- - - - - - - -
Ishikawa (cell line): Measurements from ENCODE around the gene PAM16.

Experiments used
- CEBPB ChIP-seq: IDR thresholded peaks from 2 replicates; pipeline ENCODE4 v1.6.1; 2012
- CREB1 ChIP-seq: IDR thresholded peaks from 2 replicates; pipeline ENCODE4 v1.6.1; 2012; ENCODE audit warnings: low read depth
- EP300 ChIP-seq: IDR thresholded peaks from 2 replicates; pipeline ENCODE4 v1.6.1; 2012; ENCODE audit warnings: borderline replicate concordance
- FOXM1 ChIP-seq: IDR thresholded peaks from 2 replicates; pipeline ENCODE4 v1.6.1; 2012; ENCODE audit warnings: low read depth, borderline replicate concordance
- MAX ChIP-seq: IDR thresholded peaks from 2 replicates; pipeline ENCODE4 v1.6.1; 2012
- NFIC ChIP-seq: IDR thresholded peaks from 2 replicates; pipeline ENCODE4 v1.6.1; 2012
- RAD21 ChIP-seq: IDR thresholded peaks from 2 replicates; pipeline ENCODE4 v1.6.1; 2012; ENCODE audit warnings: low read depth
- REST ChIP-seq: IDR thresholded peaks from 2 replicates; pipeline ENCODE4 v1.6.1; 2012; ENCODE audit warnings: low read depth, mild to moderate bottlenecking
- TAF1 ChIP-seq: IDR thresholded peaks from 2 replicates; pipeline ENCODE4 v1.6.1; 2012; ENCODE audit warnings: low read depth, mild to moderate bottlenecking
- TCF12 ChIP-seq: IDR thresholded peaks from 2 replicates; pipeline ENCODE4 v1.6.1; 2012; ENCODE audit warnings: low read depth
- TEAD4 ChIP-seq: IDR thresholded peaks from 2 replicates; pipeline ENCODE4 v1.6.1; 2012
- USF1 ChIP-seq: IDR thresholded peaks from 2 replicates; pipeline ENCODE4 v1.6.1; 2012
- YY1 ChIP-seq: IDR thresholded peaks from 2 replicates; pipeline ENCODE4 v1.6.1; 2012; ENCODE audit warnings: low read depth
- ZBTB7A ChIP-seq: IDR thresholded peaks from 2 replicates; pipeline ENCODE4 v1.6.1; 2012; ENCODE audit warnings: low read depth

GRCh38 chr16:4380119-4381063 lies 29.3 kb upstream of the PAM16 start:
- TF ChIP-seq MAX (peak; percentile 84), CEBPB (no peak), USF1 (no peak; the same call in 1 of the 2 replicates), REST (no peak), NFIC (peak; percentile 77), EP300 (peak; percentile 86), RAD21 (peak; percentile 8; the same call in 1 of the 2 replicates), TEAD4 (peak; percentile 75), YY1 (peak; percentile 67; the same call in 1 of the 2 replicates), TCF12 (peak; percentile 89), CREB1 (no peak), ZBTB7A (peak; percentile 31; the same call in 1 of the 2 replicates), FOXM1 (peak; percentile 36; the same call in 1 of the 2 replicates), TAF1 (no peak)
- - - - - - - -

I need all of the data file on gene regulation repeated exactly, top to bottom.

Ishikawa (cell line): Measurements from ENCODE around the gene PAM16.

Experiments used
- CEBPB ChIP-seq: IDR thresholded peaks from 2 replicates; pipeline ENCODE4 v1.6.1; 2012
- CREB1 ChIP-seq: IDR thresholded peaks from 2 replicates; pipeline ENCODE4 v1.6.1; 2012; ENCODE audit warnings: low read depth
- EP300 ChIP-seq: IDR thresholded peaks from 2 replicates; pipeline ENCODE4 v1.6.1; 2012; ENCODE audit warnings: borderline replicate concordance
- FOXM1 ChIP-seq: IDR thresholded peaks from 2 replicates; pipeline ENCODE4 v1.6.1; 2012; ENCODE audit warnings: low read depth, borderline replicate concordance
- MAX ChIP-seq: IDR thresholded peaks from 2 replicates; pipeline ENCODE4 v1.6.1; 2012
- NFIC ChIP-seq: IDR thresholded peaks from 2 replicates; pipeline ENCODE4 v1.6.1; 2012
- RAD21 ChIP-seq: IDR thresholded peaks from 2 replicates; pipeline ENCODE4 v1.6.1; 2012; ENCODE audit warnings: low read depth
- REST ChIP-seq: IDR thresholded peaks from 2 replicates; pipeline ENCODE4 v1.6.1; 2012; ENCODE audit warnings: low read depth, mild to moderate bottlenecking
- TAF1 ChIP-seq: IDR thresholded peaks from 2 replicates; pipeline ENCODE4 v1.6.1; 2012; ENCODE audit warnings: low read depth, mild to moderate bottlenecking
- TCF12 ChIP-seq: IDR thresholded peaks from 2 replicates; pipeline ENCODE4 v1.6.1; 2012; ENCODE audit warnings: low read depth
- TEAD4 ChIP-seq: IDR thresholded peaks from 2 replicates; pipeline ENCODE4 v1.6.1; 2012
- USF1 ChIP-seq: IDR thresholded peaks from 2 replicates; pipeline ENCODE4 v1.6.1; 2012
- YY1 ChIP-seq: IDR thresholded peaks from 2 replicates; pipeline ENCODE4 v1.6.1; 2012; ENCODE audit warnings: low read depth
- ZBTB7A ChIP-seq: IDR thresholded peaks from 2 replicates; pipeline ENCODE4 v1.6.1; 2012; ENCODE audit warnings: low read depth

GRCh38 chr16:4380119-4381063 lies 29.3 kb upstream of the PAM16 start:
- TF ChIP-seq MAX (peak; percentile 84), CEBPB (no peak), USF1 (no peak; the same call in 1 of the 2 replicates), REST (no peak), NFIC (peak; percentile 77), EP300 (peak; percentile 86), RAD21 (peak; percentile 8; the same call in 1 of the 2 replicates), TEAD4 (peak; percentile 75), YY1 (peak; percentile 67; the same call in 1 of the 2 replicates), TCF12 (peak; percentile 89), CREB1 (no peak), ZBTB7A (peak; percentile 31; the same call in 1 of the 2 replicates), FOXM1 (peak; percentile 36; the same call in 1 of the 2 replicates), TAF1 (no peak)